In the epic HBO series The Wire, there is a classic scene where a Baltimore drug lord, Stringer Bell, played ptich perfect by British actor Idris Elba, is teaching his drug gang to hold meetings by Roberts’ Rules of Order. That includes taking minutes of meetings.



Quisling gauleiter of occupied Zaporizhzhia Oblast Yevgeny Balitsky wasn’t taking notes but was dictating to someone in this interview.

Zaporizhia Oblast occupation governor Yevgeny Balitsky openly admitted that Russian authorities are forcibly deporting Ukrainian citizens who oppose Russia’s invasion of Ukraine or “insult” Russia and possibly alluded to Russian occupation forces’ summarily executing Ukrainian citizens. Balitsky stated in an interview published on February 20 that Russian occupation authorities “expelled a large number of families…who did not support the ‘special military operation’” or who “insulted” Russia, including the Russian flag, anthem, or [Russian President Vladimir Putin].”[27] Balitsky justified these activities, which would constitute war crimes, claiming that the forcible deportation of Ukrainian families was for their own benefit, as occupation authorities would have had to “deal” with them in an even “harsher” way in the future, or other pro-Russian citizens would have killed them. Balitsky stated that occupation authorities “gave [the deported families] the opportunity to leave” but deported some by force after “giving them a water bottle” at the border. Balitsky also stated that occupation authorities had to make some “extremely harsh decisions that [he] will not be talking about” – a possible allusion to Russian occupation forces conducting summary executions of Ukrainian citizens.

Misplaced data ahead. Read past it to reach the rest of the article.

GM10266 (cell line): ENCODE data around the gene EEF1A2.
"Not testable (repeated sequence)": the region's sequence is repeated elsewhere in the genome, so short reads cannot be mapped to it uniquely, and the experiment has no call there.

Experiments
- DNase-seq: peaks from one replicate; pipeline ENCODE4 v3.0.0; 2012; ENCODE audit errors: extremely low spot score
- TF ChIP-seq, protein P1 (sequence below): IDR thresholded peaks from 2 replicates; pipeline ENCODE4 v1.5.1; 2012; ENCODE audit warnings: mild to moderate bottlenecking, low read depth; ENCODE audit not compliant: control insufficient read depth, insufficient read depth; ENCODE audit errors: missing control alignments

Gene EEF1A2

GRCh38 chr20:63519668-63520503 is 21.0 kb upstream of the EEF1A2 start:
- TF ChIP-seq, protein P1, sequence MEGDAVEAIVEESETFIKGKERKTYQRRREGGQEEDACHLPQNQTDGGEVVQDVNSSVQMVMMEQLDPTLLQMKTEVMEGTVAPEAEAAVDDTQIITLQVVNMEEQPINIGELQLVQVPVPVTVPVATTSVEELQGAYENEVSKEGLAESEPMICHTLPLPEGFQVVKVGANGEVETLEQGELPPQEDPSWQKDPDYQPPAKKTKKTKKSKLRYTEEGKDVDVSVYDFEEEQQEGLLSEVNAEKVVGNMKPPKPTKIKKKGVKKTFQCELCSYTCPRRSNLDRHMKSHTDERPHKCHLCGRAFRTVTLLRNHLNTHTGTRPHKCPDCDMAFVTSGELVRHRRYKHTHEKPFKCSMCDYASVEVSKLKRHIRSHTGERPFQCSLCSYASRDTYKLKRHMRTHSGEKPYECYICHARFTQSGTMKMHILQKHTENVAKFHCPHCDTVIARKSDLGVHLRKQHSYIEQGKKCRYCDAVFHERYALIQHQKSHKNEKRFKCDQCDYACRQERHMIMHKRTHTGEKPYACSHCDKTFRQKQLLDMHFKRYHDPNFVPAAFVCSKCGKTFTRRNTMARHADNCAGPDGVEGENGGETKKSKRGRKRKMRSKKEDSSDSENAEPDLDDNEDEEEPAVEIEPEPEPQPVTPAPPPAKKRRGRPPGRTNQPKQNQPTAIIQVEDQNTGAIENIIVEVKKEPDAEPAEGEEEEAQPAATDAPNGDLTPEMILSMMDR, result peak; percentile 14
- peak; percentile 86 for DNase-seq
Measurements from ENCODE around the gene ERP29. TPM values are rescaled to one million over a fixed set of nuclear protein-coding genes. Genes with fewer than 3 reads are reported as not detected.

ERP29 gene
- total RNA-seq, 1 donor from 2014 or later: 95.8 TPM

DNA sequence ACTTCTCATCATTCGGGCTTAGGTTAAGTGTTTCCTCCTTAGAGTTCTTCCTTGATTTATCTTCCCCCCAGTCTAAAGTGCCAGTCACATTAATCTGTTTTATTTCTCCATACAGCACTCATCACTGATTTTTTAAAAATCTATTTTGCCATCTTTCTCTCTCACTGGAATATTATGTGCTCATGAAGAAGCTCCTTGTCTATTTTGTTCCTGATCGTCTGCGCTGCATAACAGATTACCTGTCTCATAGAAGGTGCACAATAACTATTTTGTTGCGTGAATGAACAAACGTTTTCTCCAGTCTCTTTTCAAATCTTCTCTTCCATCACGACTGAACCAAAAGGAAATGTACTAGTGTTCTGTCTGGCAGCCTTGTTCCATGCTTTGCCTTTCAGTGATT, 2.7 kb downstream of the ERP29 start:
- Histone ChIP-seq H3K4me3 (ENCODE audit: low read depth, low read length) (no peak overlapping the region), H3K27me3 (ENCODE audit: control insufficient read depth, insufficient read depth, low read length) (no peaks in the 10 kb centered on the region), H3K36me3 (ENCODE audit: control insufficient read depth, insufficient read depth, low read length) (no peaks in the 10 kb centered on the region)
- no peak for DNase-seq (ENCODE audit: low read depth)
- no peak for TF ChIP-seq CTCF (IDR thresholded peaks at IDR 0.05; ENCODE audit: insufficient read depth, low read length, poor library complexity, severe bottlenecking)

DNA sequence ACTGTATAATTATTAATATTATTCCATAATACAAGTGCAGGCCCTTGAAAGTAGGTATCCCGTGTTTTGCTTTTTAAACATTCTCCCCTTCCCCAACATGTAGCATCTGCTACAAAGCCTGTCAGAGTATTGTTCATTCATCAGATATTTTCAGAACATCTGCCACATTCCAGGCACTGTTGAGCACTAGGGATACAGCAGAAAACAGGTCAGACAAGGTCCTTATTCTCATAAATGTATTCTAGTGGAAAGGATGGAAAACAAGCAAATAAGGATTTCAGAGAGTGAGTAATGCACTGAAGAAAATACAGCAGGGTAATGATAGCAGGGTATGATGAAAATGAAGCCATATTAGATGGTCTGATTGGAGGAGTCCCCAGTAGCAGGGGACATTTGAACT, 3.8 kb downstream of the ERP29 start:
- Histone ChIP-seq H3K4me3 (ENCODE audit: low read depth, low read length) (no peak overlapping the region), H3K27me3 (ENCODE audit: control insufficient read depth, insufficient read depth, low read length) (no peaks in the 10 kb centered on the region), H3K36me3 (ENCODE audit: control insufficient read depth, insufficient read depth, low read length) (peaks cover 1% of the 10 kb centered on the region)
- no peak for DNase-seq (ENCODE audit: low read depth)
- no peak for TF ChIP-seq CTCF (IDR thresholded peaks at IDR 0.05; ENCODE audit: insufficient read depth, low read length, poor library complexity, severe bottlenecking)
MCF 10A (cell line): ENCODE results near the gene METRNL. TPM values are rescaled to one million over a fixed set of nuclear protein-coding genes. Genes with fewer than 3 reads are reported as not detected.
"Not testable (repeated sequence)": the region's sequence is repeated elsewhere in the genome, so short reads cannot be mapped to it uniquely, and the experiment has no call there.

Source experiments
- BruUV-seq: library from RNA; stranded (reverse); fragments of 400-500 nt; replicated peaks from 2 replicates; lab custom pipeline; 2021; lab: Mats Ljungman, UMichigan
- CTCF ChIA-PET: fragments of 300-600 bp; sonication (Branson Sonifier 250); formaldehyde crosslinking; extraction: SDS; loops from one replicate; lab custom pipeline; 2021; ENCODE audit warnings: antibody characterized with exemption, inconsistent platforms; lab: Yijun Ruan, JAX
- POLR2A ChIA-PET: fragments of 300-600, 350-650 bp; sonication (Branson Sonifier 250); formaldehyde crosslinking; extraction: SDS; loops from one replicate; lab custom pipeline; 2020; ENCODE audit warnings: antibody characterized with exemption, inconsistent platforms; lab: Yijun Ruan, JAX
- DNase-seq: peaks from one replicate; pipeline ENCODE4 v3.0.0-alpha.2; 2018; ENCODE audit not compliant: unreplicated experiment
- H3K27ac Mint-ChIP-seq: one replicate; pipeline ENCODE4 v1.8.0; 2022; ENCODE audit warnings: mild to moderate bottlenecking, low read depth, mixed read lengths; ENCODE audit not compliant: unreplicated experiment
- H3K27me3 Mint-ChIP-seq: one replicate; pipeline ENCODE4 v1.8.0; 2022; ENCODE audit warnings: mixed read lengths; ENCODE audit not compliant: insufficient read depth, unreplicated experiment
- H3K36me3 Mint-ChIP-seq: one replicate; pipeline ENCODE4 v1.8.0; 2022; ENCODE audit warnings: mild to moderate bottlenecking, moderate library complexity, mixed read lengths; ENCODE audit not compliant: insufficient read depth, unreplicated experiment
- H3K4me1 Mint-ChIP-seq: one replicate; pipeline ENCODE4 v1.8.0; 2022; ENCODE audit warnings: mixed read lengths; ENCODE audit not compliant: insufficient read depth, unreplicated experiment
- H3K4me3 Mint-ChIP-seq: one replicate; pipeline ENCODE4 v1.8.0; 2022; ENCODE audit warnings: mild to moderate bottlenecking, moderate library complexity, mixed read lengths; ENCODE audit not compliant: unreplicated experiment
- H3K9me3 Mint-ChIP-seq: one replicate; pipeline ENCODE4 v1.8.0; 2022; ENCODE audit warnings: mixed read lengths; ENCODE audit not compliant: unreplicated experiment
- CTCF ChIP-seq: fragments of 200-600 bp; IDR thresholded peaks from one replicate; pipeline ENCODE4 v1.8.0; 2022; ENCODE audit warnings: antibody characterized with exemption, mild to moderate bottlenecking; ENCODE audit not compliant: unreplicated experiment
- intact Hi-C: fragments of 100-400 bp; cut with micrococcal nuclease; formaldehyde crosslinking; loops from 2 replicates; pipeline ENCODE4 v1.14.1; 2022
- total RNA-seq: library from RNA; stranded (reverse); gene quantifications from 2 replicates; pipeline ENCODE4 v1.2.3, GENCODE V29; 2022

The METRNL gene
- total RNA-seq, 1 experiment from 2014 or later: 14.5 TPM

At some point, some of these clowns will be called to account for their actions. And just like their spiritual confrères at Nuremberg, they will largely be condemned by their own words and writings.

Operational Level

New Weapons

New Russian Missile

A side note is that Russia doesn’t seem to have a lot of them. Usually, munitions are used on a FIFO, first-in, first-out basis — not to be confused with FAFO. That is, old munitions are used before new munitions. The serial number of a recently used Kh-59 indicates it was produced in the 3rd Quarter of 2024.

So either they don’t have a lot, or this is just a day ending in “y” in the world of Russian logistics.

Russia Gets Iranian Missiles

Combat Operations

A Bad Week for the Russian Air Force

In the last week, the Russians lost seven strike aircraft to Ukrainian air defenses. Four aircraft were downed on February 17, two on February 19, and another Su-34 on February 21.


Unnn…make that eight. This appeared as I was composing the update.

In addition to the strikers, the Russians lost another A-50. This is the second airborne early warning and control aircraft lost in a month. Only eight of the aircraft were made, and this loss may mean that the Russian Air Force has only one AWACS-type aircraft available.

BACKGROUND: Russia Loses Two High Value Aircraft Near Ukraine and the Theories Abound

Like with the January 16 loss, there seems to have been an Il-22M airborne command post lost as well, though that has yet to be confirmed.